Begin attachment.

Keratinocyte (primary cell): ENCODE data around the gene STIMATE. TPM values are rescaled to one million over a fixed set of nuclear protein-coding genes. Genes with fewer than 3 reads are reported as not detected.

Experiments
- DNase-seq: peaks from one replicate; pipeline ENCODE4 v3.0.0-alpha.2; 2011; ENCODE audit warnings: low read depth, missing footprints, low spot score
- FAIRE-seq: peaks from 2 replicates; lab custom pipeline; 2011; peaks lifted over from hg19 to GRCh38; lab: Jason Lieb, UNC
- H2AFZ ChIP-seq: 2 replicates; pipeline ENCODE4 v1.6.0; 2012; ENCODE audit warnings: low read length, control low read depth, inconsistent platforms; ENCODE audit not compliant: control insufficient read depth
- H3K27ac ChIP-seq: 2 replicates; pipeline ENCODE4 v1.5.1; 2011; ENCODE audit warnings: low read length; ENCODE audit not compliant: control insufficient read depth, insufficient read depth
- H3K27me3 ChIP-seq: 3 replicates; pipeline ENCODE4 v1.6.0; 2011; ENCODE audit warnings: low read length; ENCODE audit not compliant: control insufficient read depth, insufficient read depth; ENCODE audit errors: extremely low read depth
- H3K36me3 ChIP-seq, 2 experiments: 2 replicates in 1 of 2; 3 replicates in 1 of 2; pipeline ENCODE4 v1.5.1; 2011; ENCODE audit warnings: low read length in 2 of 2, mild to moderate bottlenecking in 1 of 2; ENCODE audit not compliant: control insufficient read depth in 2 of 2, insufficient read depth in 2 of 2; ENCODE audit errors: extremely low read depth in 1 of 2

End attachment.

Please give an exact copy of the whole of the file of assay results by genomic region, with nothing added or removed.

Keratinocyte (primary cell): ENCODE data around the gene STIMATE. TPM values are rescaled to one million over a fixed set of nuclear protein-coding genes. Genes with fewer than 3 reads are reported as not detected.

Experiments
- DNase-seq: peaks from one replicate; pipeline ENCODE4 v3.0.0-alpha.2; 2011; ENCODE audit warnings: low read depth, missing footprints, low spot score
- FAIRE-seq: peaks from 2 replicates; lab custom pipeline; 2011; peaks lifted over from hg19 to GRCh38; lab: Jason Lieb, UNC
- H2AFZ ChIP-seq: 2 replicates; pipeline ENCODE4 v1.6.0; 2012; ENCODE audit warnings: low read length, control low read depth, inconsistent platforms; ENCODE audit not compliant: control insufficient read depth
- H3K27ac ChIP-seq: 2 replicates; pipeline ENCODE4 v1.5.1; 2011; ENCODE audit warnings: low read length; ENCODE audit not compliant: control insufficient read depth, insufficient read depth
- H3K27me3 ChIP-seq: 3 replicates; pipeline ENCODE4 v1.6.0; 2011; ENCODE audit warnings: low read length; ENCODE audit not compliant: control insufficient read depth, insufficient read depth; ENCODE audit errors: extremely low read depth
- H3K36me3 ChIP-seq, 2 experiments: 2 replicates in 1 of 2; 3 replicates in 1 of 2; pipeline ENCODE4 v1.5.1; 2011; ENCODE audit warnings: low read length in 2 of 2, mild to moderate bottlenecking in 1 of 2; ENCODE audit not compliant: control insufficient read depth in 2 of 2, insufficient read depth in 2 of 2; ENCODE audit errors: extremely low read depth in 1 of 2